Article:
- When you use Chrome's supported version, there are fewer chances that it will pose any challenge.
- To ensure the effective running of Cypress, you might need to manually scrutinize your commands again for mistakes.
Cypress is a more developer-friendly tool that uses a unique DOM manipulation technique and operates directly in the browser. Cypress also provides a unique interactive test runner that executes all commands.
Regardless of its promising features, users have been complaining that cypress failed to connect to Chrome. On other occasions, users claim cypress docker failed to connect to chrome, or that cypress could not verify that this server is running, amongst others.
It is for this that this article poses solutions to the browser-based problems that users face while trying to execute commands using Cypress.
Does Cypress support all browsers?
Cypress has a critical weakness: it cannot natively run tests against all browser types. At the time of writing this article, Cypress supports only a limited set of browsers: Chrome, Edge, Electron, and Firefox.
How we test, review and rate?
We have worked for the past 6 months on building a new review system on how we produce content. Using it, we have subsequently redone most of our articles to provide actual hands-on expertise on the guides we made.
For more details you can read how we test, review, and rate at WindowsReport.
That means no support for Safari and Internet Explorer (IE). Cypress also doesn’t support mobile browsers.
Does Cypress use Chrome Devtools protocol?
When Cypress controls a Chromium browser, it has an open remote interface connection between Cypress and the browser.
DevTools is invaluable for debugging an application, or understanding why an end-to-end test goes astray. Typically, Cypress uses Chrome Devtools protocol to visit the site and perform special operations like setting cookies or setting the file downloads folder.
During Cypress tests, you can click on any command to see additional information for that command, inspect DOM elements, and observe network calls.
How do I get Cypress to work on Chrome?
1. Update the Chrome browser
- On your computer and launch Chrome.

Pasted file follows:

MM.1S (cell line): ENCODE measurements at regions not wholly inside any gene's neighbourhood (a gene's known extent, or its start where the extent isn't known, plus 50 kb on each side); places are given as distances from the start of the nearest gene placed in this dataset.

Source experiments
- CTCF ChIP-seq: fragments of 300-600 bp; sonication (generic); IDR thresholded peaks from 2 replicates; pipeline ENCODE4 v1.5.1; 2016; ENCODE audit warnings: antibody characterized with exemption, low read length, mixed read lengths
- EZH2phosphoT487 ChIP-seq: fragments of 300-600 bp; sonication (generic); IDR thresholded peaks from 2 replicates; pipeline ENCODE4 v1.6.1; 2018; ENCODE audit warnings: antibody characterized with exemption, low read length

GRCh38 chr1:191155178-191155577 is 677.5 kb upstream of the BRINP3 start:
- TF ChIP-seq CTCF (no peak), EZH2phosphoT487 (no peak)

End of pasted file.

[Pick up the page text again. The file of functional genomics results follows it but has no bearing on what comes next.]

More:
- At the top right, click on the More icon.
- Click Help and then About Google Chrome.
- Click Update Google Chrome. (If you can’t find this button, you’re on the latest version)
Also, check chromium.cypress.io for links to download a specific released version of Chrome (dev, Canary, and stable) for every platform.
2. Use Chrome-flavored browsers
- Open Cypress by typing this command in the terminal:
- Run the following command in the terminal:
cypress run -browser chrome
- The Test Runner window will open, which will show the test case cypressTest1.js.
- You can select the browser for the test case from the right-hand side of Test Runner.
All Chrome-flavored browsers will be detected and are supported above Chrome 64, such as Chromium, Chrome Beta, Chrome Canary, and others.
3. Debug the Chrome browser
- Enable browser to debug logs using this code:
npm run cypress:run-hang
- When cy.pause()starts, enter chrome://crash in the URL to view behavior.
Doing this will aid Cypress to function effectively on Chrome
4. Grant Chrome the Permission to run tests
Check Browser.setPermission command to set the permission. By granting the test runner the permission, the browser skips showing the “should this site have access to the clipboard?” user prompt.
5. Do a manual check on the command
It is possible that you wrote an endless loop and that you must fix your own code. It could also be that you are running lots of tests on a memory intense application.
We hope that the above fixes will solve any problem you may encounter. You can also check how to fix chromewebdata buttons error.